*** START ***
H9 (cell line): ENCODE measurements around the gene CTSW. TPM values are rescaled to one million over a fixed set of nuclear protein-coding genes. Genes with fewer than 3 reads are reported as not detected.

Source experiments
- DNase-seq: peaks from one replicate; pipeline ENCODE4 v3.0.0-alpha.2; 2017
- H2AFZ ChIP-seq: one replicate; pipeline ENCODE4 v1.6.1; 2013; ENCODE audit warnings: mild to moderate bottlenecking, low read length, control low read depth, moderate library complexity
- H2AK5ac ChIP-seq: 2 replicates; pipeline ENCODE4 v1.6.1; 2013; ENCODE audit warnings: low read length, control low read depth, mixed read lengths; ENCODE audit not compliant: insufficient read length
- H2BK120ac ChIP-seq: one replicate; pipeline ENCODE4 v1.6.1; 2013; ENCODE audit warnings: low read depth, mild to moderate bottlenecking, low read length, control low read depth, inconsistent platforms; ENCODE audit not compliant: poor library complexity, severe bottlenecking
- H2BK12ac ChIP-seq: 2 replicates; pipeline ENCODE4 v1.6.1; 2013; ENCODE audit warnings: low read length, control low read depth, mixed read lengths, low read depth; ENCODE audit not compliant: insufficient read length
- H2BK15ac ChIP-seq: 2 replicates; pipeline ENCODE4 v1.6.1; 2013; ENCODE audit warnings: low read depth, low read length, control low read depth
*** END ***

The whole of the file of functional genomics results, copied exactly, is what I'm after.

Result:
H9 (cell line): ENCODE measurements around the gene CTSW. TPM values are rescaled to one million over a fixed set of nuclear protein-coding genes. Genes with fewer than 3 reads are reported as not detected.

Source experiments
- DNase-seq: peaks from one replicate; pipeline ENCODE4 v3.0.0-alpha.2; 2017
- H2AFZ ChIP-seq: one replicate; pipeline ENCODE4 v1.6.1; 2013; ENCODE audit warnings: mild to moderate bottlenecking, low read length, control low read depth, moderate library complexity
- H2AK5ac ChIP-seq: 2 replicates; pipeline ENCODE4 v1.6.1; 2013; ENCODE audit warnings: low read length, control low read depth, mixed read lengths; ENCODE audit not compliant: insufficient read length
- H2BK120ac ChIP-seq: one replicate; pipeline ENCODE4 v1.6.1; 2013; ENCODE audit warnings: low read depth, mild to moderate bottlenecking, low read length, control low read depth, inconsistent platforms; ENCODE audit not compliant: poor library complexity, severe bottlenecking
- H2BK12ac ChIP-seq: 2 replicates; pipeline ENCODE4 v1.6.1; 2013; ENCODE audit warnings: low read length, control low read depth, mixed read lengths, low read depth; ENCODE audit not compliant: insufficient read length
- H2BK15ac ChIP-seq: 2 replicates; pipeline ENCODE4 v1.6.1; 2013; ENCODE audit warnings: low read depth, low read length, control low read depth